Thursday, 5 May 2022
Friday, 15 April 2022
Monday, 28 February 2022
Tuesday, 28 December 2021
Since the successful launch of the James Webb Space Telescope (JWST) on December 25, a few people have asked if I will be a writing a book about JWST to follow my recently published book, Not Yet Imagined: A Study of Hubble Space Telescope Operations (NASA, 2021).
The answer is no, and there is a story behind that ‘no.’
There is an excellent book on JWST being written by Dr. Robert W. Smith, who also wrote the classic study of how Hubble was conceived and built, a process that also took decades. His book on Hubble, The Space Telescope, A study of NASA, science, technology and politics, was first published in 1989, before Hubble was launched, and an updated paperback version was published in 1993.
His book contains many insights on how astronomers overcame divisions within their ranks to win government approval for Hubble, and then it outlines the work that went into building this space observatory.
Since it explained one of the most prominent space programs of its time, I purchased Dr. Smith’s book for my library when it came out and read it with great interest. Dr. Smith was based at the National Air and Space Museum and Johns Hopkins University when he wrote that book, and he later moved to Edmonton, Alberta, where he became chair of the Department of History and Classics at the University of Alberta.
As the new century began, I had written my first book of space history, Arrows to the Moon: Avro’s Engineers and the Space Race (Apogee Books, 2001), and I decided to earn a master’s degree in space studies at the University of North Dakota. When I completed that degree I decided to pursue further studies, and a promising avenue appeared at the University of Alberta.
I visited Dr. Smith in 2003 to inquire about studying the history of technology with him as my faculty advisor. I remember that he encouraged me to pursue studies for a Ph.D. That day we also discussed plans for a gigantic new space telescope that had just been named after the late NASA administrator, James Webb.
I spent the next few years on my Ph.D. studies, benefitting from Dr. Smith’s guidance and the many insights he had gained about Big Science projects such as the Hubble Space Telescope. By then, Dr. Smith had begun closely following the development of JWST, and I occasionally helped him with that work as graduate students often do.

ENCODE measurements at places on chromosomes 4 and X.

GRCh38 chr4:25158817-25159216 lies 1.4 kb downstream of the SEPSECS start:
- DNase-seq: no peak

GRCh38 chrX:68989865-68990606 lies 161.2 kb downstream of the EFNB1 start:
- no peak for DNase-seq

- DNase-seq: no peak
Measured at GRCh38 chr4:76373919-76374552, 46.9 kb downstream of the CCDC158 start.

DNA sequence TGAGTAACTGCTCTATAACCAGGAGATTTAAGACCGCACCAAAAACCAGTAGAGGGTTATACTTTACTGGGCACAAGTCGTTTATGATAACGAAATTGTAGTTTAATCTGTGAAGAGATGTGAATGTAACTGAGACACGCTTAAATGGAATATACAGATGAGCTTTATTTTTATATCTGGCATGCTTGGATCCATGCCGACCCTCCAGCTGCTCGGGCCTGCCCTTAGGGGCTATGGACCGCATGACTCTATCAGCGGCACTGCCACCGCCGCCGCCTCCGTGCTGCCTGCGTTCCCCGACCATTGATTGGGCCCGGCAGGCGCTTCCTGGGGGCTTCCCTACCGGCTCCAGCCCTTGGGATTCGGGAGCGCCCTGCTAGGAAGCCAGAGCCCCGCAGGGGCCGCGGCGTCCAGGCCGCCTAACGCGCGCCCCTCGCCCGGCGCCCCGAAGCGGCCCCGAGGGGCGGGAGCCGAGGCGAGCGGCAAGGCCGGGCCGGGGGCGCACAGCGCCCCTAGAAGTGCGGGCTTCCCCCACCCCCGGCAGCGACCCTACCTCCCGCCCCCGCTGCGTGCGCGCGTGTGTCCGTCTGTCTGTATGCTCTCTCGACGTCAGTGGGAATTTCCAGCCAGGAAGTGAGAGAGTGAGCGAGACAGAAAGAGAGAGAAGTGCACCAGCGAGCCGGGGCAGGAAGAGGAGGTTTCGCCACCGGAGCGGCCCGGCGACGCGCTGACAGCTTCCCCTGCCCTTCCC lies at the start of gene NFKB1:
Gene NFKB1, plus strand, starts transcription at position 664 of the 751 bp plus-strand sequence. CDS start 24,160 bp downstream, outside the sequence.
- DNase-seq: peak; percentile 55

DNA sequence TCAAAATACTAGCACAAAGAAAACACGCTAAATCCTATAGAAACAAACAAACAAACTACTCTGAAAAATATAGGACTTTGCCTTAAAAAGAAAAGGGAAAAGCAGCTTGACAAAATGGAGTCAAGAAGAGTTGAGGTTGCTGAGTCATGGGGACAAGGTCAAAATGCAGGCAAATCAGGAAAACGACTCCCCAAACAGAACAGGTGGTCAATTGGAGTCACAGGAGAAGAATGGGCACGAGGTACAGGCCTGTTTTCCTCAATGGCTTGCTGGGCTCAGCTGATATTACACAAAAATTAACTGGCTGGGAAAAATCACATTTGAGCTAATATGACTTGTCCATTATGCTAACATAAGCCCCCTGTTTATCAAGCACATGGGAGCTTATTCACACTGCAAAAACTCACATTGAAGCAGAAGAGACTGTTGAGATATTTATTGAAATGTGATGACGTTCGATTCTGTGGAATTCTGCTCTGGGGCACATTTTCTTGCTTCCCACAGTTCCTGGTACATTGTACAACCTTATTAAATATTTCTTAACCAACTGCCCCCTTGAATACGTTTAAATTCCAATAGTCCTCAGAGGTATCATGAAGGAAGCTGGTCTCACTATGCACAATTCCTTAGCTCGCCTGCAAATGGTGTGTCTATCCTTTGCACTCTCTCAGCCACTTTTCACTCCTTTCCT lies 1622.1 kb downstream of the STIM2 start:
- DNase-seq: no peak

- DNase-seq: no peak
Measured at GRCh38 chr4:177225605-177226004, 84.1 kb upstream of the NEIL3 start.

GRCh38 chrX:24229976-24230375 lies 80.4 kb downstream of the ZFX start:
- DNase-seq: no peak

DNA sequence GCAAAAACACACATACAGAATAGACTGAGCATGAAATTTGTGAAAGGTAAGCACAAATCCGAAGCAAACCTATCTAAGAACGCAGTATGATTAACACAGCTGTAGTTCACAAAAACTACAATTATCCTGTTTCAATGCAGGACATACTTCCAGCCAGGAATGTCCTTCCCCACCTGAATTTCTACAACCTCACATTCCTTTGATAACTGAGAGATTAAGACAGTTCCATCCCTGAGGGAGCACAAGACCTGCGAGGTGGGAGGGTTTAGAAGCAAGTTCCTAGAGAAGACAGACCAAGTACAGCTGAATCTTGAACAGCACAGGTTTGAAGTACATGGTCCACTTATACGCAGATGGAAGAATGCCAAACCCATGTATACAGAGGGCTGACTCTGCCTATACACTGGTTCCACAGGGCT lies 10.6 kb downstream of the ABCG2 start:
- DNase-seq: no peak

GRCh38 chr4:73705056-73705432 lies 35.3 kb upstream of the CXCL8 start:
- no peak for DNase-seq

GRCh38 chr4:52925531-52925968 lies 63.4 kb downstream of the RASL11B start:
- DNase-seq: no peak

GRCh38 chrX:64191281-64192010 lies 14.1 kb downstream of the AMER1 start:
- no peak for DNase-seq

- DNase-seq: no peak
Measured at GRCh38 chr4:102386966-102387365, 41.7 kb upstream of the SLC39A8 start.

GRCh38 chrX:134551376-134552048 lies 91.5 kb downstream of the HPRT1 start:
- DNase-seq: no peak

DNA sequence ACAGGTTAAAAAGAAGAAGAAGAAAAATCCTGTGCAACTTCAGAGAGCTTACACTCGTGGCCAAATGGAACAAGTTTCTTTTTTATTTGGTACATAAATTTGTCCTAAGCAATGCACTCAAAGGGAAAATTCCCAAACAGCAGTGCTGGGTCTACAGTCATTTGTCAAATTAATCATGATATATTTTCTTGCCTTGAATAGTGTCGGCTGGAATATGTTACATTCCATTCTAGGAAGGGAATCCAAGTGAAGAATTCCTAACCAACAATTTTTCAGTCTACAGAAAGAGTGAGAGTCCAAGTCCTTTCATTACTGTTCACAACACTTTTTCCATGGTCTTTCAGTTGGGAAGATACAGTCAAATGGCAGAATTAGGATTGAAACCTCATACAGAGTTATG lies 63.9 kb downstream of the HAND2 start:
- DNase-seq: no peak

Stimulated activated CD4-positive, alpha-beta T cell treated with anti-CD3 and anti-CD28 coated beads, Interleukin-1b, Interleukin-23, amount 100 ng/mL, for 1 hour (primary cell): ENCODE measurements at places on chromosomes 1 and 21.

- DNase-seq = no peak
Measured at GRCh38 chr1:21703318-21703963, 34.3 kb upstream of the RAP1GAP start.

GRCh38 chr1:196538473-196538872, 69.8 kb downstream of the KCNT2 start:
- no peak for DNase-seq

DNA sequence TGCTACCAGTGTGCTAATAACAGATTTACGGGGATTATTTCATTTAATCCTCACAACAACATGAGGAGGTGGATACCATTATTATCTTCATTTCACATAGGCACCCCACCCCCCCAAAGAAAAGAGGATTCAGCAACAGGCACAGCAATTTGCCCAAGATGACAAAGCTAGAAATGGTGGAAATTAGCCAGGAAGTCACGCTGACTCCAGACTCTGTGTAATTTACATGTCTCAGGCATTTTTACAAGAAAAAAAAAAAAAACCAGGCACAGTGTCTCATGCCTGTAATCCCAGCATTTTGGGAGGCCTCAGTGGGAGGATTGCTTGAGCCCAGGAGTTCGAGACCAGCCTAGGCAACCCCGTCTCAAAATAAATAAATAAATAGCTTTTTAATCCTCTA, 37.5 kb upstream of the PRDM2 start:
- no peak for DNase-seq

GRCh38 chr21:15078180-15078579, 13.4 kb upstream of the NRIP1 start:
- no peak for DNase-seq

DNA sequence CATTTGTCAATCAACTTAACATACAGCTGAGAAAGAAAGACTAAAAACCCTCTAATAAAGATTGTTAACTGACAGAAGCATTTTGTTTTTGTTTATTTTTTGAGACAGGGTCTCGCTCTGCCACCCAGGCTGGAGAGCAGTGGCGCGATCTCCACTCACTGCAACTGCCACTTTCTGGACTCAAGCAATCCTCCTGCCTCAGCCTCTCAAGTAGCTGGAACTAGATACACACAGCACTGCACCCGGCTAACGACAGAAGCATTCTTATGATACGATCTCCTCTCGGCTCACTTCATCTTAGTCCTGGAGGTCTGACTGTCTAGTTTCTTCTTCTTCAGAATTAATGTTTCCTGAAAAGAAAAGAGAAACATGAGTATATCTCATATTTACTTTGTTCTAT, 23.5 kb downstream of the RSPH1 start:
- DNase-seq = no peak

My own Ph.D. studies focused on the years between World War II and the beginnings of the space race between the United States and the Soviet Union in the late 1950s. That resulted in my dissertation, which became a book, The Bomb and America’s Missile Age (Johns Hopkins, 2018).
After I completed my dissertation, NASA was looking for someone to write a history of Hubble operations. Since Dr. Smith was working on his JWST book, he was unavailable for that project. Although I had not previously thought of writing a book about Hubble, I was available. With Dr. Smith's encouragement, I competed for that job and was selected in 2014 to write the book that covers the first three decades of HST operations. While writing that book, I received a great deal of helpful advice from Dr. Smith.
While at NASA's Goddard Space Flight Center as I conducted research for my Hubble book, I regularly looked in on JWST, which was being assembled in a gigantic cleanroom there. JWST appears in my book, and scientists hope to coordinate obervations between the two space telescopes once JWST begins operations.
Both the Hubble and Webb telescopes are highly expensive and complicated, and both underwent challenging development processes before they got to their launch pads. The pre-launch history of JWST goes back more than two decades, so Dr. Smith’s upcoming book will be a substantial one. I don’t know the title yet, but I am looking forward to reading it when it is published.
I hope to write at least one more book to add to the six I have already written. I haven’t settled on a topic, but I have been keeping busy during the pandemic writing papers on the history of space astronomy in Canada.